Reading 14, Example 26 errata confused


Long time reader of these forums. I have not wrote level 2 in 10 years so really, really don’t remember bonds that much. I’m writing level 3 again but it’s been some time as well.

Answer in text for price appreciation on page 114 says [101.118 - 100.937/100.937]. Which I thought was correct. In errata it says it should be [101.118 - 100.937/100]. I don’t understand how 100 can be initial value. I just don’t understand.

I’m assuming this has something to do with par value but I don’t understand. Can somebody explain to me from fundamentals. Would 100.937 ever be denominator?

The change makes no sense to me; the original makes sense.

They are expressing the difference as % of par 100. So when you calculate the appreciation, you use total par value multiplies by price appreciation as a percentage of par.

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On carefully reading the example, the AUD 50 million is face (i.e., par) value, not market value. So it makes sense to divide by 100 (par value), not 100.937 (market value).

Note to self: read the examples carefully.

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Thanks for replies.

If was not $50M face value and instead was market value, would we divide by 100.941?

Indeed, you would.

See? You understand this stuff!

Now I feel bad about asking the next question because you said I know this. Lol.

I understand that we divide by 100 is because it’s par value but I don’t understand the logic. For this we have 101.118 and 100.937 as MV. I think this means 101.118% of par value and 100.937% of par value.

I don’t understand the math of how this relates to dividing by 100 if since we have 50M in face value. In my head, I still think it’s the old answer multiplied by 50M. I can memorize this but I wish this could stay in my head with logic. It’s been a long time since I wrote papers.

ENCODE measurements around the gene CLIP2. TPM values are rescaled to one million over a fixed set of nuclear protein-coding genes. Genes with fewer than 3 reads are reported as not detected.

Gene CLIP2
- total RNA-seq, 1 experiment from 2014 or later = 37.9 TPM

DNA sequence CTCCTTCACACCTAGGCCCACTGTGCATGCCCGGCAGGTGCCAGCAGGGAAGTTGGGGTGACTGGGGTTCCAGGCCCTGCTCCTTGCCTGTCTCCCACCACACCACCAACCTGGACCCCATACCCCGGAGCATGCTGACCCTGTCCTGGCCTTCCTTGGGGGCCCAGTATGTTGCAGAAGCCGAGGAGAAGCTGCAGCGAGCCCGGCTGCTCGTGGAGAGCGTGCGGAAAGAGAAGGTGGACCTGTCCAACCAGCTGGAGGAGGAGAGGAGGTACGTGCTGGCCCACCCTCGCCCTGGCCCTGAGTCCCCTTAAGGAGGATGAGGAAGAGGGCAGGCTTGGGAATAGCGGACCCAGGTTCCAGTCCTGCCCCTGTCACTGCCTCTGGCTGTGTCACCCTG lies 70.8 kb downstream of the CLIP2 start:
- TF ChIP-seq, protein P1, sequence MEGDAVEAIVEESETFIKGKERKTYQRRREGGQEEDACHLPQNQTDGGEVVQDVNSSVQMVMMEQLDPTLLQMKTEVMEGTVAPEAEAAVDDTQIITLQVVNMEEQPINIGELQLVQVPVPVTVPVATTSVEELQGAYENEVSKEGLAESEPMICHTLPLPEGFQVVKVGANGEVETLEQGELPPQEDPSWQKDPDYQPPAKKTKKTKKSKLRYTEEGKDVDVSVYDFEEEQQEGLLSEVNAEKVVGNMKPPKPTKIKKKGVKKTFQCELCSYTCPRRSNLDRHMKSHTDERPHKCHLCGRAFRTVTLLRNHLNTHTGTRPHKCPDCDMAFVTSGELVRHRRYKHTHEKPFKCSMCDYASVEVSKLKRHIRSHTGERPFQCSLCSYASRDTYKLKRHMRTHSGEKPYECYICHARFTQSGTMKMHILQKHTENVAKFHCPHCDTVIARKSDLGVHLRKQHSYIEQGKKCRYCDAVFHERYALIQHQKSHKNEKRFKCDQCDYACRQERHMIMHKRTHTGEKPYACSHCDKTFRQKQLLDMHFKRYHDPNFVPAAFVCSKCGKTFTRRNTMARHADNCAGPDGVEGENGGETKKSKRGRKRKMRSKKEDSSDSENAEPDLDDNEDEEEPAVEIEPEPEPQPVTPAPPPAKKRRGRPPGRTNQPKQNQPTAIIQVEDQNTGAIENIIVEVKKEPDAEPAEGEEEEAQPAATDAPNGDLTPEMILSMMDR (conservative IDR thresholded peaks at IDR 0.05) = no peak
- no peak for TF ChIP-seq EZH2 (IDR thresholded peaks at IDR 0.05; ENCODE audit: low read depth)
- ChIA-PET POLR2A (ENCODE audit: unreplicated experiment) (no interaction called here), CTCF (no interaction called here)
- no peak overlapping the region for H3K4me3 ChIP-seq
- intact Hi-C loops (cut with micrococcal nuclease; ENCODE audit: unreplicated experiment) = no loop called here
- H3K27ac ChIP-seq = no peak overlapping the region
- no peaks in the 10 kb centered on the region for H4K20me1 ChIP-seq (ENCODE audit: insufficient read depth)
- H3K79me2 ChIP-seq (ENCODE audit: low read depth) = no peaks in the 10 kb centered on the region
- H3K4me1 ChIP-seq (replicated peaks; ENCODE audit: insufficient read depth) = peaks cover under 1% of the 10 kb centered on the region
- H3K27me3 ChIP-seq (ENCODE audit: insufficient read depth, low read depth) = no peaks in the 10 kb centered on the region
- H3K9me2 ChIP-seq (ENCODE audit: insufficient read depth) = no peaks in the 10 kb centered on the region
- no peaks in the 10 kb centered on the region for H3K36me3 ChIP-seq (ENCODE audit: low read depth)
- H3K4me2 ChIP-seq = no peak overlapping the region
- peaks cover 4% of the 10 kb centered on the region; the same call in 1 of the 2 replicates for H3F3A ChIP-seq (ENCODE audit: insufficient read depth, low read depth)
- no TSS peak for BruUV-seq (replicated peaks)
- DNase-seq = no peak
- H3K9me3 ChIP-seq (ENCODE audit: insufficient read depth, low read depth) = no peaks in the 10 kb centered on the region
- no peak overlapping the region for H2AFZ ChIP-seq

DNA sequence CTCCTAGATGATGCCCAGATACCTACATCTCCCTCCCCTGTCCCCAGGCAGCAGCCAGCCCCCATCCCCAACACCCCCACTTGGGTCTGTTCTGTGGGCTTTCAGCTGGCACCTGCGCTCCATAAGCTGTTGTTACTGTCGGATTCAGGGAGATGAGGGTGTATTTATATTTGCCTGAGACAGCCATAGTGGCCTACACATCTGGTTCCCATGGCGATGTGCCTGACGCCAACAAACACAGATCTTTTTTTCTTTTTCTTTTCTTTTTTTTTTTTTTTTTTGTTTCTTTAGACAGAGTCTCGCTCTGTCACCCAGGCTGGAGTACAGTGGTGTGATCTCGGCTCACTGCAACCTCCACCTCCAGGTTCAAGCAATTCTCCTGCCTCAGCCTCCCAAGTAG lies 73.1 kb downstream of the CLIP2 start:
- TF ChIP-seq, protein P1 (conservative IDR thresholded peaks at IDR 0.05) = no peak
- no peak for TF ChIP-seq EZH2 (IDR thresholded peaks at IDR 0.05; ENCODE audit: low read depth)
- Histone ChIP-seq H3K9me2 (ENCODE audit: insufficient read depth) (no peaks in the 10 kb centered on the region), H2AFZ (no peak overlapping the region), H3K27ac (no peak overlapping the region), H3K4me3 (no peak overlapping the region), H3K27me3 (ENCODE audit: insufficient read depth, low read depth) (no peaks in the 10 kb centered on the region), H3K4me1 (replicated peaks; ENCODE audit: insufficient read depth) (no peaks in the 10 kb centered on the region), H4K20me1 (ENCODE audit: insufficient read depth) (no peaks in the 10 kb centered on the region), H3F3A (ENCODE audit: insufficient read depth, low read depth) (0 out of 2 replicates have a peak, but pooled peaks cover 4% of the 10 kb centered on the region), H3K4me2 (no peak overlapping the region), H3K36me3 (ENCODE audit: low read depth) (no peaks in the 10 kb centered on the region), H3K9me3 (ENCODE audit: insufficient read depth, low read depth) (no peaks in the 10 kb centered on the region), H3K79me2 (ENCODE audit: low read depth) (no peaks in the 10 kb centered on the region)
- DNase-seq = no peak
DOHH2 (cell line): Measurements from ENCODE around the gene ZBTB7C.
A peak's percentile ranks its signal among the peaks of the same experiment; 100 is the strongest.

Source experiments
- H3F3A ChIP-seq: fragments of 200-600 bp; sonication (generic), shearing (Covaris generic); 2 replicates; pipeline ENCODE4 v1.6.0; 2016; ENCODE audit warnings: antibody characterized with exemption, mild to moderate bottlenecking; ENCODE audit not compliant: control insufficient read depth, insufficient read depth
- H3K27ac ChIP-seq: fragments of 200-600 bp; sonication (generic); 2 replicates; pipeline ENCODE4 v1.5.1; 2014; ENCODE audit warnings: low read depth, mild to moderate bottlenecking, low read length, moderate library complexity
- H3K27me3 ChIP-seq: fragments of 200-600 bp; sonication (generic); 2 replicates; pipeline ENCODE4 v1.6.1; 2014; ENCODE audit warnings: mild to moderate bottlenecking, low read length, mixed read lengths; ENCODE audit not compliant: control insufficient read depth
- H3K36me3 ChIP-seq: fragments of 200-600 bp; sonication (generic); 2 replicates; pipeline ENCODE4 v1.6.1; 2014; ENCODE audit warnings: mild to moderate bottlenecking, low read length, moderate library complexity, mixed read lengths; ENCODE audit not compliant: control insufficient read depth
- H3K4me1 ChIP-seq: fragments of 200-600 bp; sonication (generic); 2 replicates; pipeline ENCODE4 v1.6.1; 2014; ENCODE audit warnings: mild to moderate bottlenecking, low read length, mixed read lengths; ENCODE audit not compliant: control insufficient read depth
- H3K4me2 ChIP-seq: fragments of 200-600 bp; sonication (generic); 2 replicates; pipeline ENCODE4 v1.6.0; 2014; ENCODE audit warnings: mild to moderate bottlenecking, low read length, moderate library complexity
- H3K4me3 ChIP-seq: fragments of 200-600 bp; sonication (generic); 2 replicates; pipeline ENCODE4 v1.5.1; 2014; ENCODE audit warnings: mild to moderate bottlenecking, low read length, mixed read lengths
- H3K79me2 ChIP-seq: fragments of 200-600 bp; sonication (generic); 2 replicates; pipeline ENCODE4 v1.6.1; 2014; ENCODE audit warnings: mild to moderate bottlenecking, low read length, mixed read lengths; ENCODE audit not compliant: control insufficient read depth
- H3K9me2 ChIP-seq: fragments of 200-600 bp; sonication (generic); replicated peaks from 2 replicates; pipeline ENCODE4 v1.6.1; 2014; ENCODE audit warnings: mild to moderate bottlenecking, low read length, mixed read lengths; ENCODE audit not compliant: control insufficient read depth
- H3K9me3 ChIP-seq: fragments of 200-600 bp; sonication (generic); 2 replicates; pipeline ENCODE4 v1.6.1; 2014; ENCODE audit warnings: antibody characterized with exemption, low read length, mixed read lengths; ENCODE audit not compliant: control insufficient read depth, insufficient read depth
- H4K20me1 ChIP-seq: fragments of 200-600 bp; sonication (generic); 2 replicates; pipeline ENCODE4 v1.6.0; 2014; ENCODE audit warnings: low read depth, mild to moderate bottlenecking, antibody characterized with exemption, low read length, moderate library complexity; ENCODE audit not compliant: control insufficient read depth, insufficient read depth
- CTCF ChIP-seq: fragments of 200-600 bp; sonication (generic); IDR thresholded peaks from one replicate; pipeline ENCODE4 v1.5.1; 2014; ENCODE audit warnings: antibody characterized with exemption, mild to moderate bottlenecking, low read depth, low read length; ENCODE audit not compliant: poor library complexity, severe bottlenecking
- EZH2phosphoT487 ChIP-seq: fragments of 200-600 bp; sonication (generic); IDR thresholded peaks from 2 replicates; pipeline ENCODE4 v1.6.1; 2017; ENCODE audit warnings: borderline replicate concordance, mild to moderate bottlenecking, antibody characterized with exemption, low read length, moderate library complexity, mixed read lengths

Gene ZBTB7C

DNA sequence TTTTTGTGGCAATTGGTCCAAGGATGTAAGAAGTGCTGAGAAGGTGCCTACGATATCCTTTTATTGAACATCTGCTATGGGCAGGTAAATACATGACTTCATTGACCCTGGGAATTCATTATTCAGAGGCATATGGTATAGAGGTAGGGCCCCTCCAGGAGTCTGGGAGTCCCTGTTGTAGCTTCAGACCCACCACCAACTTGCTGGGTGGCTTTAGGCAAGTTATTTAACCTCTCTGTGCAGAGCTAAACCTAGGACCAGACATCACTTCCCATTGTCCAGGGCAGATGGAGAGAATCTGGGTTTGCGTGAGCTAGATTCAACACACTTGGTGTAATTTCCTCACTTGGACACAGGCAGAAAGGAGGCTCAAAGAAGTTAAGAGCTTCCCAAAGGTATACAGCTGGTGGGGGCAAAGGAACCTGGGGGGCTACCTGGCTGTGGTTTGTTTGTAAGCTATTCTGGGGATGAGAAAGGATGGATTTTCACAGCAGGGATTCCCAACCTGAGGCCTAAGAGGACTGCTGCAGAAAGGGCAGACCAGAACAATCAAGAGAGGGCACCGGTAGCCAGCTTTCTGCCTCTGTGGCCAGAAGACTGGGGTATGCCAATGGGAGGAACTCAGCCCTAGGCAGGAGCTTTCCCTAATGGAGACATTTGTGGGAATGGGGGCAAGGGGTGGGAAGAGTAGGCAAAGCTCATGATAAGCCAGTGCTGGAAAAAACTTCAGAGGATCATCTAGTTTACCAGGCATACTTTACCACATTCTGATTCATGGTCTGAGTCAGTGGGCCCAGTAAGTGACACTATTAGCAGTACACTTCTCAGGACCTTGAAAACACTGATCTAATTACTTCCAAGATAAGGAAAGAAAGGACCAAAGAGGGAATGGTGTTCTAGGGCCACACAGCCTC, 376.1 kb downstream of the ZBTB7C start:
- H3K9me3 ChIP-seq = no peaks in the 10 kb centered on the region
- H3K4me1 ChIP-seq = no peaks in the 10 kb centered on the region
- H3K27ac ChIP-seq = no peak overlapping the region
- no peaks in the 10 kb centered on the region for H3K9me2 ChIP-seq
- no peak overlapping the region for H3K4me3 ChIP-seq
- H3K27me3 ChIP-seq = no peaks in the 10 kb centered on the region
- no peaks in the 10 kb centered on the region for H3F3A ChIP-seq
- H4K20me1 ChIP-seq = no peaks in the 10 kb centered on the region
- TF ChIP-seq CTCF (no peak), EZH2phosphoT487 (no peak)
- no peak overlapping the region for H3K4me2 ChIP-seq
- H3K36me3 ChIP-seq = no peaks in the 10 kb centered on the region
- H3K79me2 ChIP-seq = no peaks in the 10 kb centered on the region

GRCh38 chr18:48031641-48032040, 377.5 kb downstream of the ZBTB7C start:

Because the original market price was 100.937, a par value of AUD 50 million will have an original market value of:

AUD\ 50\ million \times 100.937\% = AUD\ 50,468,500

The original price appreciation calculation was based on market value, not on par value. I’ll show you that they’re equivalent:

\left(\frac{101.118 - 100.937}{100.937}\right)AUD\ 50,468,500 = \left(101.118 - 100.937\right)\left(\frac{AUD\ 50,468,500}{100.937}\right)
= \left(101.118 - 100.937\right)\left(AUD\ 500,000\right)
= \left(101.118 - 100.937\right)\left(\frac{AUD\ 50,000,000}{100}\right)
= \left(\frac{101.118 - 100.937}{100}\right)AUD\ 50,000,000
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Thank you very much for this. I’m starting to remember. This is very kind of you.

My pleasure.

Only if its coupon rate equals its YTM, which usually isn’t the case.

I’m not sure what you mean by the market value of the underlying index. Please explain this further.